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Who Really Killed The Twinkie?
Remember the horrible murders in 1978 of San Francisco Mayor George Moscone and Supervisor Harvey Milk? At the killer's trial, his lawyer argued for leniency, saying that a steady diet of junk food had addled his client's brain – a claim that entered the annals of jurisprudence as the "Twinkie Defense."
Even less defensible is a recent claim by Ripplewood, a private equity firm that had bought out Hostess Brands three years ago, including Twinkies. Just before Thanksgiving, the firm asserted that it had been forced by greedy labor unions to kill off Hostess Brands. Far from greedy, however, the 18,500 unionized workers are quite reasonable and very loyal – in fact, they had previously given back $100 million in annual wages and benefits to help the company survive.
The true greed in this drama is inside Ripplewood's towering castle of high finance in Manhattan. Rather than modernizing Hostess' factories and upgrading its products, as the unions had urged, the equity hucksters plundered the company to feather their own nests. For example, they siphoned millions of dollars out of Hostess directly into their corporate pockets by paying themselves "consulting and management fees," which did nothing to strengthen the company.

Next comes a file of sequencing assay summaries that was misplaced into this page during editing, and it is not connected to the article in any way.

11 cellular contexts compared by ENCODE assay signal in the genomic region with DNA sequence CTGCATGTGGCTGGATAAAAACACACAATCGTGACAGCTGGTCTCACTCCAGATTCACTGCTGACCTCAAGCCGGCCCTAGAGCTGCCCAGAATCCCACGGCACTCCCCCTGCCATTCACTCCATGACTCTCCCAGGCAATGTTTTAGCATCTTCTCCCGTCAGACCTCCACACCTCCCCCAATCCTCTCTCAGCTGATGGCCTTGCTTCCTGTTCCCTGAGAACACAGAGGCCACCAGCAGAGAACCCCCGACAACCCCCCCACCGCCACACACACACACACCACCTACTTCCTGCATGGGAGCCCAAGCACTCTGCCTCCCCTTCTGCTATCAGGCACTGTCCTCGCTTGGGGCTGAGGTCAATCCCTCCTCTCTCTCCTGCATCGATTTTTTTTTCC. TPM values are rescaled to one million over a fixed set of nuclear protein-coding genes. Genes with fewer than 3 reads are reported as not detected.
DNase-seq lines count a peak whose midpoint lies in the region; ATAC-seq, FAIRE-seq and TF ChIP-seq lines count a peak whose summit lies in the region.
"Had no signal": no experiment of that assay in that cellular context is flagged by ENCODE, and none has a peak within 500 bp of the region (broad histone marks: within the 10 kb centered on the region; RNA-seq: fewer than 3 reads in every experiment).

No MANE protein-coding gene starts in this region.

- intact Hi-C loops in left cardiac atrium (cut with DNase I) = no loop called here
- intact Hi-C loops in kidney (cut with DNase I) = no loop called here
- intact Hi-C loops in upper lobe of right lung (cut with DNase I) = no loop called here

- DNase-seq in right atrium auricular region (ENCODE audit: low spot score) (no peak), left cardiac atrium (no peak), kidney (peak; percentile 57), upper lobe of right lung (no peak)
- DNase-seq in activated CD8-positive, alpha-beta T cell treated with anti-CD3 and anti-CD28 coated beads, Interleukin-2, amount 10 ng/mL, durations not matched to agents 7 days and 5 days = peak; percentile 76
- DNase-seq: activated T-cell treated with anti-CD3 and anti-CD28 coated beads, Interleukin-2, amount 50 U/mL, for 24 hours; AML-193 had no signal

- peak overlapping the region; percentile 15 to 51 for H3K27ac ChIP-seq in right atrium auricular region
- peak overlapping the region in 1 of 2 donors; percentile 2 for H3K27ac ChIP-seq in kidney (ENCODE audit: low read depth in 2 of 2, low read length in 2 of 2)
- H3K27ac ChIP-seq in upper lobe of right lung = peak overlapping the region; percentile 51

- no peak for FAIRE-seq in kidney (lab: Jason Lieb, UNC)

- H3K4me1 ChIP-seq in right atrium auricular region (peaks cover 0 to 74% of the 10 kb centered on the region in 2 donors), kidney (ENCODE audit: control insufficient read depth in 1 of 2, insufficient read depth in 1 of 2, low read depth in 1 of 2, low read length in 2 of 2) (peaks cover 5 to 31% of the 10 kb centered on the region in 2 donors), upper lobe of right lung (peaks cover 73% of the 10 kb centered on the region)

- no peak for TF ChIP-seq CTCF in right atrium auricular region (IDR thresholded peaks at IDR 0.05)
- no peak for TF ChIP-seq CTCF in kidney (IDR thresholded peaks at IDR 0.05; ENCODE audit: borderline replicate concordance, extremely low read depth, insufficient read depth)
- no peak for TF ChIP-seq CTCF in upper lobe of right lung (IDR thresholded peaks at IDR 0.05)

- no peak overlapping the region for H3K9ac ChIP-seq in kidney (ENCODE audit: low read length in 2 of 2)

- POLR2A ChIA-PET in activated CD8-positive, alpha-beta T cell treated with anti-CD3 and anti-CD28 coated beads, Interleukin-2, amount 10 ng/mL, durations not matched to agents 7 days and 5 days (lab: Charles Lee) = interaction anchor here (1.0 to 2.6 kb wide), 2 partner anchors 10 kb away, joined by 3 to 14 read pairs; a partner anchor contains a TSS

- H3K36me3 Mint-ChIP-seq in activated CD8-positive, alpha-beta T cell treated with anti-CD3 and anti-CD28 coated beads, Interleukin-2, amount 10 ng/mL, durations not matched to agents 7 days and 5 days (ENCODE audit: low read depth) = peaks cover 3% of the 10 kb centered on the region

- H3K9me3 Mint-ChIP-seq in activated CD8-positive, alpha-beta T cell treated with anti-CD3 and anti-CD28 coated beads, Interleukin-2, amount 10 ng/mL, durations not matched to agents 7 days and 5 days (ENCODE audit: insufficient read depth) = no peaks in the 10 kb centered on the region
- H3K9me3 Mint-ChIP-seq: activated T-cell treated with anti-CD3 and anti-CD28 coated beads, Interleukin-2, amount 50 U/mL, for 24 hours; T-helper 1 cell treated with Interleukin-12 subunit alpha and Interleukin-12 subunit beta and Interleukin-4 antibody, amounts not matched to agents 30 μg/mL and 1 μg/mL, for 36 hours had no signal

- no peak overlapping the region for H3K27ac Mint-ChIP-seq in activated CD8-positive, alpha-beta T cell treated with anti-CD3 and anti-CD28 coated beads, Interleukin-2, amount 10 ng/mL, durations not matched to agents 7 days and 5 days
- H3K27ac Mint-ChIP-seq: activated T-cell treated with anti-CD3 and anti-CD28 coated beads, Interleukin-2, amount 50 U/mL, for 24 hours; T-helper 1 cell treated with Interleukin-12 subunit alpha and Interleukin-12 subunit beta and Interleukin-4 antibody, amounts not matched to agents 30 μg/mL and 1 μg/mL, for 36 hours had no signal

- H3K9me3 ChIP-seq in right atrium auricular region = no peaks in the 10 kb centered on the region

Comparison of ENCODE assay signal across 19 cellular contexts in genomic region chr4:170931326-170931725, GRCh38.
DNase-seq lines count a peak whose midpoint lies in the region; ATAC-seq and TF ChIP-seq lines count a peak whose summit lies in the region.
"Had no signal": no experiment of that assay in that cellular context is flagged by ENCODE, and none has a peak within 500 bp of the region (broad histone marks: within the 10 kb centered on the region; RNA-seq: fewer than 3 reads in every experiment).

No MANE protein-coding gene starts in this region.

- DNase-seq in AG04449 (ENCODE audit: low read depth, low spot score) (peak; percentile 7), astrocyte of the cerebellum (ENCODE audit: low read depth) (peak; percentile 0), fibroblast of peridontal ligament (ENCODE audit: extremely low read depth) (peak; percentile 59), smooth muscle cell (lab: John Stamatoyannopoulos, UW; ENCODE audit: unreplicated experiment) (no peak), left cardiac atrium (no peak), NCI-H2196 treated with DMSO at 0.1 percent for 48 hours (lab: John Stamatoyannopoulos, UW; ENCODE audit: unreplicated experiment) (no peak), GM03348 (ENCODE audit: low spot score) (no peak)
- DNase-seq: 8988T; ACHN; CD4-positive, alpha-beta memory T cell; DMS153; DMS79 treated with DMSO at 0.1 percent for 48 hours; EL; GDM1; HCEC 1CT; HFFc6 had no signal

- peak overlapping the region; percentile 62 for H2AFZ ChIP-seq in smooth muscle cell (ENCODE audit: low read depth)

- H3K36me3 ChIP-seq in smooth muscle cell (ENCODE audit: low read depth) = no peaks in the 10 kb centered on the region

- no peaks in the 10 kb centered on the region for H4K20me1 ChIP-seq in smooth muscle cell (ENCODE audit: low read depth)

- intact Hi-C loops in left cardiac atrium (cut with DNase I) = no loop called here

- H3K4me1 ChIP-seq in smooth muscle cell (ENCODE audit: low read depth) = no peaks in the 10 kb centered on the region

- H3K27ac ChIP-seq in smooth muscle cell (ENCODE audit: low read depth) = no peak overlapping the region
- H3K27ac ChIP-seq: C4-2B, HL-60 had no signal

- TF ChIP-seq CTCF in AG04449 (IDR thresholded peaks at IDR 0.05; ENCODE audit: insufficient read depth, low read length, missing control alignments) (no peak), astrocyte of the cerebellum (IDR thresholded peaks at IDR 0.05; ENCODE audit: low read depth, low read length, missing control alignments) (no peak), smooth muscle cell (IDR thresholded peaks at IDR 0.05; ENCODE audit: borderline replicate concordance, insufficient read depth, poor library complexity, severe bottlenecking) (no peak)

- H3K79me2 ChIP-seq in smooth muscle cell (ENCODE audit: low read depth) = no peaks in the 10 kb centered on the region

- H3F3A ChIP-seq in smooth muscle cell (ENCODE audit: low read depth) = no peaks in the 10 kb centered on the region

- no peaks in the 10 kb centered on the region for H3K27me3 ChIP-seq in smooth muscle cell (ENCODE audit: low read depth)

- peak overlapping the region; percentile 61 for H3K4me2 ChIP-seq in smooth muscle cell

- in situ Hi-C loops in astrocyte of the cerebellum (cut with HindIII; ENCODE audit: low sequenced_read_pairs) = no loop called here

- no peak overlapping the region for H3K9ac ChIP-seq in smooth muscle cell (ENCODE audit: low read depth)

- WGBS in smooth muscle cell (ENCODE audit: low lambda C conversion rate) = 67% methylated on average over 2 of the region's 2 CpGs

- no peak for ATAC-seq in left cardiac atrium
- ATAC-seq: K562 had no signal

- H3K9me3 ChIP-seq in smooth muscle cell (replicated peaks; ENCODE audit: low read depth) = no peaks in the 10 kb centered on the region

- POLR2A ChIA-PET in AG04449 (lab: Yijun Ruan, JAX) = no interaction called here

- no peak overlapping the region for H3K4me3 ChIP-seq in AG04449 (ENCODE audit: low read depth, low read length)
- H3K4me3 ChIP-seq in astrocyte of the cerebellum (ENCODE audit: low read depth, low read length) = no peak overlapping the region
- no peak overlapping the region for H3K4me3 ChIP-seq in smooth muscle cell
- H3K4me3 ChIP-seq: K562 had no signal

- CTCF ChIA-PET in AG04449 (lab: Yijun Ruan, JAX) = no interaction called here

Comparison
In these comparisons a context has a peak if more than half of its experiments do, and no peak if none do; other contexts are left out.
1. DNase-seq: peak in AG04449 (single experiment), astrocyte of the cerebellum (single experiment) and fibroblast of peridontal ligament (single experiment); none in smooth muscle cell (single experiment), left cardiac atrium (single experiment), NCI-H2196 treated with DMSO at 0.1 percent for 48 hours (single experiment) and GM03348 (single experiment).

But it was this year that the rank managerial incompetence and raw ethical depravity of the vultures of Ripplewood fully surfaced. While demanding a new round of deep cuts in worker's pay, healthcare, and pensions – they quietly jacked up their own take. And by a lot! The CEO's paycheck, for example, rocketed from $750,000 a year to $2.5 million.
Like a character in a bad Agatha Christie whodunit, Ripplewood – the one so insistently pointing the finger of blame at others – turns out to be the one who killed the Twinkie. Along with the livelihoods of 18,500 workers.
"It turns out Twinkies don't last forever," Washington Post," November 17, 2012.
"Back When Chocolate Puck Tasted Guilty, Like America," The New York Times, November 17, 2012.
"A Push to Save the Twinkie," The New York Times, November 17, 2012.
"Goodbye to My Twinkie Days," The New York Times, November 17, 2012.
"Private Equity And Hostess Stumbling Together," The New York Times, November 20, 2012.
"Court Allows Liquidation Of Hostess," New York Times, November 22, 2012.
"At Judge's Urging, Hostess and Union Agree to Mediation," New York Times, November 20, 2012.